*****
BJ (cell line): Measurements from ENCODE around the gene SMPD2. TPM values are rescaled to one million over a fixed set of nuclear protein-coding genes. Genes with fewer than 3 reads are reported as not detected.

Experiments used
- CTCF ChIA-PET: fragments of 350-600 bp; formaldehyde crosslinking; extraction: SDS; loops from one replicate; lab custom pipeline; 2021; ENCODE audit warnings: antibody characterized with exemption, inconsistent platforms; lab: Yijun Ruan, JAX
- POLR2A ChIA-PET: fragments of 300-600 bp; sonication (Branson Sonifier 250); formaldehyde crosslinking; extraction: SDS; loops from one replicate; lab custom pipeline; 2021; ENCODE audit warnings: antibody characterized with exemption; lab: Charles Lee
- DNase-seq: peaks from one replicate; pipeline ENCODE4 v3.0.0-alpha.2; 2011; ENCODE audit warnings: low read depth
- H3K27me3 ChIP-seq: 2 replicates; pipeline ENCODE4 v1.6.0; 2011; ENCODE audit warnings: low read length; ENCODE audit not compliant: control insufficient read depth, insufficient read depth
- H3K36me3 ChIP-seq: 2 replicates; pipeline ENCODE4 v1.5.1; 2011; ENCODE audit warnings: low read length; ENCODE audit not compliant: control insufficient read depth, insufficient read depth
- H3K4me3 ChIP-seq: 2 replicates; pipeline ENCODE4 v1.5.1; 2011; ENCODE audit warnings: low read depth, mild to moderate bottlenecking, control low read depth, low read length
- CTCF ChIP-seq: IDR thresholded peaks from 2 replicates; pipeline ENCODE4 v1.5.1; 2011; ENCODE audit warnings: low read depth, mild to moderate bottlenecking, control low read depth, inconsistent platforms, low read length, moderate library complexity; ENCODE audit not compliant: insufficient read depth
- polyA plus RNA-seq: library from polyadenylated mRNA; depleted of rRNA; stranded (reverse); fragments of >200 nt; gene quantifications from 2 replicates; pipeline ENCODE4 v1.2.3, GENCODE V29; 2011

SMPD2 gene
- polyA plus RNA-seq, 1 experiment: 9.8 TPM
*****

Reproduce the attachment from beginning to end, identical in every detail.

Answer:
BJ (cell line): Measurements from ENCODE around the gene SMPD2. TPM values are rescaled to one million over a fixed set of nuclear protein-coding genes. Genes with fewer than 3 reads are reported as not detected.

Experiments used
- CTCF ChIA-PET: fragments of 350-600 bp; formaldehyde crosslinking; extraction: SDS; loops from one replicate; lab custom pipeline; 2021; ENCODE audit warnings: antibody characterized with exemption, inconsistent platforms; lab: Yijun Ruan, JAX
- POLR2A ChIA-PET: fragments of 300-600 bp; sonication (Branson Sonifier 250); formaldehyde crosslinking; extraction: SDS; loops from one replicate; lab custom pipeline; 2021; ENCODE audit warnings: antibody characterized with exemption; lab: Charles Lee
- DNase-seq: peaks from one replicate; pipeline ENCODE4 v3.0.0-alpha.2; 2011; ENCODE audit warnings: low read depth
- H3K27me3 ChIP-seq: 2 replicates; pipeline ENCODE4 v1.6.0; 2011; ENCODE audit warnings: low read length; ENCODE audit not compliant: control insufficient read depth, insufficient read depth
- H3K36me3 ChIP-seq: 2 replicates; pipeline ENCODE4 v1.5.1; 2011; ENCODE audit warnings: low read length; ENCODE audit not compliant: control insufficient read depth, insufficient read depth
- H3K4me3 ChIP-seq: 2 replicates; pipeline ENCODE4 v1.5.1; 2011; ENCODE audit warnings: low read depth, mild to moderate bottlenecking, control low read depth, low read length
- CTCF ChIP-seq: IDR thresholded peaks from 2 replicates; pipeline ENCODE4 v1.5.1; 2011; ENCODE audit warnings: low read depth, mild to moderate bottlenecking, control low read depth, inconsistent platforms, low read length, moderate library complexity; ENCODE audit not compliant: insufficient read depth
- polyA plus RNA-seq: library from polyadenylated mRNA; depleted of rRNA; stranded (reverse); fragments of >200 nt; gene quantifications from 2 replicates; pipeline ENCODE4 v1.2.3, GENCODE V29; 2011

SMPD2 gene
- polyA plus RNA-seq, 1 experiment: 9.8 TPM